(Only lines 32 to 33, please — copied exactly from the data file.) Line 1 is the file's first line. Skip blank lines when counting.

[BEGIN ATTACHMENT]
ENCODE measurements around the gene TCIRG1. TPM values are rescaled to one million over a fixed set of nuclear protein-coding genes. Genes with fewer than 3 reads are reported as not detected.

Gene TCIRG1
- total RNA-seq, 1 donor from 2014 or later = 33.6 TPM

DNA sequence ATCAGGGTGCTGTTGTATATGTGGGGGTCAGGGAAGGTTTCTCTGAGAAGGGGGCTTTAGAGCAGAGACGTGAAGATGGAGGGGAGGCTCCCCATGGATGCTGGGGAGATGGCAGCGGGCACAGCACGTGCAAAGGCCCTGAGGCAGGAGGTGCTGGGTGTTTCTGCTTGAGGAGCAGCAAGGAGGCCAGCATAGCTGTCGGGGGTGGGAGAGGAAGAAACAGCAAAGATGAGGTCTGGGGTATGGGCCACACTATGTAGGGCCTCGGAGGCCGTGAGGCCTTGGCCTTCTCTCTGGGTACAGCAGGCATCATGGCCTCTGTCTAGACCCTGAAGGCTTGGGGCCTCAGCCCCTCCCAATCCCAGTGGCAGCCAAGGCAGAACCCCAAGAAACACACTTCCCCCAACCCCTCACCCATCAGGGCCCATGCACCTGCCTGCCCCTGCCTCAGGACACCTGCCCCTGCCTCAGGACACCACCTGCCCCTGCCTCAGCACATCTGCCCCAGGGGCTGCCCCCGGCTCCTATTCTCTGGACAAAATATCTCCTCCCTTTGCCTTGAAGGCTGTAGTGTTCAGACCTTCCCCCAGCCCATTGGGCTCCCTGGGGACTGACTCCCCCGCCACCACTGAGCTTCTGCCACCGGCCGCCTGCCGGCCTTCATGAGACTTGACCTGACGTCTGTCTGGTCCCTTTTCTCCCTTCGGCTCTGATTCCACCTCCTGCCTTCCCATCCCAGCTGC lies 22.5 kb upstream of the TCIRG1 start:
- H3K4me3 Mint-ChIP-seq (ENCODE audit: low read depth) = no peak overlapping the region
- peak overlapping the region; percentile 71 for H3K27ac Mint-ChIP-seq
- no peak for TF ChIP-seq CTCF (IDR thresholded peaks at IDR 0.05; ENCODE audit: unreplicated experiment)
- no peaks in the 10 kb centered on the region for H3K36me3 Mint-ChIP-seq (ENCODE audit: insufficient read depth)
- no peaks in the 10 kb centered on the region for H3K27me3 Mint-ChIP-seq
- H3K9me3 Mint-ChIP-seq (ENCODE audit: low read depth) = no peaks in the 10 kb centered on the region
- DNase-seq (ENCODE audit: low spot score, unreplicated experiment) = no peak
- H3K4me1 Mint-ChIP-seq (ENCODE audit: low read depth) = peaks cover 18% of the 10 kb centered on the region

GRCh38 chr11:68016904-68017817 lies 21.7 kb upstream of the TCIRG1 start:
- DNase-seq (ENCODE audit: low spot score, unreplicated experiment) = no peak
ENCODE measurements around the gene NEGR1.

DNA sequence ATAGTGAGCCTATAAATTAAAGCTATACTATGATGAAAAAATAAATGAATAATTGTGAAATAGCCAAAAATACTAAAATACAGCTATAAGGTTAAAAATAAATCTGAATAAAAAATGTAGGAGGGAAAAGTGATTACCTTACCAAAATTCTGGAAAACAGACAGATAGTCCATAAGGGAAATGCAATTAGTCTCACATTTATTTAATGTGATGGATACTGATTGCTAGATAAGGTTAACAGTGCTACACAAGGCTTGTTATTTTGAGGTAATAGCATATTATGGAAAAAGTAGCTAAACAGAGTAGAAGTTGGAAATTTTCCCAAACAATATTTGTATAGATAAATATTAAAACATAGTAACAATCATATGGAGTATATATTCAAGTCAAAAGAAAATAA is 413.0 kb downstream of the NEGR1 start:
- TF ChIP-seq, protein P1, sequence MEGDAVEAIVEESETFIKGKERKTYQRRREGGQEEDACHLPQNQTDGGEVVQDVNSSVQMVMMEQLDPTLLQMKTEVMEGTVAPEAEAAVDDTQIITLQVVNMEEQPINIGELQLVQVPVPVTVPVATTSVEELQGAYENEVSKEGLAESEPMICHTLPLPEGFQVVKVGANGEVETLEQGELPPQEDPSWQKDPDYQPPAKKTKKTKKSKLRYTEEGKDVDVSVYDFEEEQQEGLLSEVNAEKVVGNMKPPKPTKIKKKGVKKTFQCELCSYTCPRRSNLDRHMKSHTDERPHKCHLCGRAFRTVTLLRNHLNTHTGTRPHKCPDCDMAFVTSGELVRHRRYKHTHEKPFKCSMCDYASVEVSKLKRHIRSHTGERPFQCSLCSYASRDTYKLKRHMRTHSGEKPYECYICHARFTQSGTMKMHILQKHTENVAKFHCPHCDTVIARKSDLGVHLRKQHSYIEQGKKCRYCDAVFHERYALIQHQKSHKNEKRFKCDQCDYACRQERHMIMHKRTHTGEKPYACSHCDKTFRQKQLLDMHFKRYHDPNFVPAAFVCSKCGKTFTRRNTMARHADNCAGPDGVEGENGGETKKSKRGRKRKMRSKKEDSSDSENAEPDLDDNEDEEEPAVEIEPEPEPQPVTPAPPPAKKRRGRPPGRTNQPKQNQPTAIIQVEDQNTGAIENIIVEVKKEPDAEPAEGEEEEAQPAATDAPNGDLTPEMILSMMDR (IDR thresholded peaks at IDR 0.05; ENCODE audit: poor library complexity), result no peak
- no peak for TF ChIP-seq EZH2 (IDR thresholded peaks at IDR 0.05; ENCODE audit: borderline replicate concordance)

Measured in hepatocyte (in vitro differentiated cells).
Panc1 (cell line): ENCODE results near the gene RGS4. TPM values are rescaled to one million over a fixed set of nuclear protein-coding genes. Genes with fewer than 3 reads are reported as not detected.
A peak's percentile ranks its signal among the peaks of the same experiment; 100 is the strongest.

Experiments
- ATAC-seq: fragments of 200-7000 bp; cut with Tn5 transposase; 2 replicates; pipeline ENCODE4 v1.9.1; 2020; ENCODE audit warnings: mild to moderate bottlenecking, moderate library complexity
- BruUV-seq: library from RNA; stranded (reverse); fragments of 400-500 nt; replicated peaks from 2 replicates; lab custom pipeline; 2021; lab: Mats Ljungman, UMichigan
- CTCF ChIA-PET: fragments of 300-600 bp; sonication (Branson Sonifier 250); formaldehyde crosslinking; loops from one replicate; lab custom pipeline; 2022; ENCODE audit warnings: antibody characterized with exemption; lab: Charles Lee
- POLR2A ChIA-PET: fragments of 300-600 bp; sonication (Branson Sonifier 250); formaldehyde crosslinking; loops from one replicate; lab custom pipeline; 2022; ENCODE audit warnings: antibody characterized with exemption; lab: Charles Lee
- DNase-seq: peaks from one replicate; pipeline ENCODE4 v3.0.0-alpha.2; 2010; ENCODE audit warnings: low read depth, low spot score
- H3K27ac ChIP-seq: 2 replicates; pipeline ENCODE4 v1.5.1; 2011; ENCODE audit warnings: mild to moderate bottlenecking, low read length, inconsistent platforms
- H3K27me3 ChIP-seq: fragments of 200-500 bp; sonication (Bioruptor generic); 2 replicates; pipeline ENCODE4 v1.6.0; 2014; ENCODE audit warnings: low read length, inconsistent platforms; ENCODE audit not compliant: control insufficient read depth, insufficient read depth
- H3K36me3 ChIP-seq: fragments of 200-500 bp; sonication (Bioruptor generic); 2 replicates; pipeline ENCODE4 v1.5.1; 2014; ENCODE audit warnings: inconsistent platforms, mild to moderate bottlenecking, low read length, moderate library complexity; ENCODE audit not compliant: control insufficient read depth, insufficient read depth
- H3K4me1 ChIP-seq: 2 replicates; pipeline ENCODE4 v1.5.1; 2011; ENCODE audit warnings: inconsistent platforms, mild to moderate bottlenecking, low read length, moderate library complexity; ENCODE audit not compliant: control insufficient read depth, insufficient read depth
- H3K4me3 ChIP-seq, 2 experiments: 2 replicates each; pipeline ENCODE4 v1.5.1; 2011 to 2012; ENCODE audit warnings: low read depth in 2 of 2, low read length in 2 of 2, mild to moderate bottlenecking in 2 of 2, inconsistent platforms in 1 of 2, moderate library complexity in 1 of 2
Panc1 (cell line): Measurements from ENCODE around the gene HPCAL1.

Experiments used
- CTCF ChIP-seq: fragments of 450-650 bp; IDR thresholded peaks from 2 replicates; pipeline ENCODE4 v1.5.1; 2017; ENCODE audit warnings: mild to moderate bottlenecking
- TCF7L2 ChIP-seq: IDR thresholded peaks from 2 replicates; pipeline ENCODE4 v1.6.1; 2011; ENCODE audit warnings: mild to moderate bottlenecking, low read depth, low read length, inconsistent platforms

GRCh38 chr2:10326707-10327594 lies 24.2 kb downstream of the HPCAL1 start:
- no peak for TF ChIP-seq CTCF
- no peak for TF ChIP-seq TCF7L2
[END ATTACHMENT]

- H3K4me3 ChIP-seq, 2 experiments: 2 replicates each; pipeline ENCODE4 v1.5.1; 2011 to 2012; ENCODE audit warnings: low read depth in 2 of 2, low read length in 2 of 2, mild to moderate bottlenecking in 2 of 2, inconsistent platforms in 1 of 2, moderate library complexity in 1 of 2
Panc1 (cell line): Measurements from ENCODE around the gene HPCAL1.